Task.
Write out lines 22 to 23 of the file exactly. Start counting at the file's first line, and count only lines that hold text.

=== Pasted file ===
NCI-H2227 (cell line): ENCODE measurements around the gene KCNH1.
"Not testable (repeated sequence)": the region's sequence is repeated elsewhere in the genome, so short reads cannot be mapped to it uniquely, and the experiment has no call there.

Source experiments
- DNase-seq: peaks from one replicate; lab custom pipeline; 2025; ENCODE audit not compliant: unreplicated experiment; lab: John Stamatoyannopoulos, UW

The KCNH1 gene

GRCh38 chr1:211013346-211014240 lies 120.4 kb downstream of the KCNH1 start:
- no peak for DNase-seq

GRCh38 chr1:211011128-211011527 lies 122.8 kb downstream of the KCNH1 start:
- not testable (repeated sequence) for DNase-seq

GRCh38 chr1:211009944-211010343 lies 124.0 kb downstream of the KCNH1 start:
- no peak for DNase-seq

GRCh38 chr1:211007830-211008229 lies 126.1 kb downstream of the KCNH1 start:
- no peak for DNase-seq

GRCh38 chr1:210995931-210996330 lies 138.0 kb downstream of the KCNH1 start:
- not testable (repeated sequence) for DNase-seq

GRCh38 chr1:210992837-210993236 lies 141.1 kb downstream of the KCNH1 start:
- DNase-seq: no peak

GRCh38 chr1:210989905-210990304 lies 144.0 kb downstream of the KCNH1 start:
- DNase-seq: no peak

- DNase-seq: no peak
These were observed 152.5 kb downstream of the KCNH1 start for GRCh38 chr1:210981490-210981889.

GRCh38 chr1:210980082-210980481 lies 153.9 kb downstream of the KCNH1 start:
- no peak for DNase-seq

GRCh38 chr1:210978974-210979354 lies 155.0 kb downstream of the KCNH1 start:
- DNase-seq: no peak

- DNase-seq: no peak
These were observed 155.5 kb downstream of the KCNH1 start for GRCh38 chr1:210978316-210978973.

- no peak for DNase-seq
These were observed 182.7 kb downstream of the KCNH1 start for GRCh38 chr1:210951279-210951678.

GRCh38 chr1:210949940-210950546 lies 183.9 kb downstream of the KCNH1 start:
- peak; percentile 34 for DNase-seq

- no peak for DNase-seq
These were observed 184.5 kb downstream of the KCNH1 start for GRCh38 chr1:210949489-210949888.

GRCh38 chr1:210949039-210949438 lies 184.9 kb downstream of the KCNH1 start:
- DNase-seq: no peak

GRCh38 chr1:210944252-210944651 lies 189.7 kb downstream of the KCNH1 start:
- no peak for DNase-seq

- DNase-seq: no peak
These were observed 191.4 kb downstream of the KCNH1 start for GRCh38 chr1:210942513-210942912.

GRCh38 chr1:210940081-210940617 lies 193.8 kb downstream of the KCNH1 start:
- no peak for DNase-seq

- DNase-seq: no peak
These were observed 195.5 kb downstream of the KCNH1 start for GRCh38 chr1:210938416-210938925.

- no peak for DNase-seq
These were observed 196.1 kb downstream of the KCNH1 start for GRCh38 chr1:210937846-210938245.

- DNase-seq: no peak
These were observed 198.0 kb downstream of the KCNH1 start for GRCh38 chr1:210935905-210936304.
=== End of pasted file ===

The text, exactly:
GRCh38 chr1:210980082-210980481 lies 153.9 kb downstream of the KCNH1 start:
- no peak for DNase-seq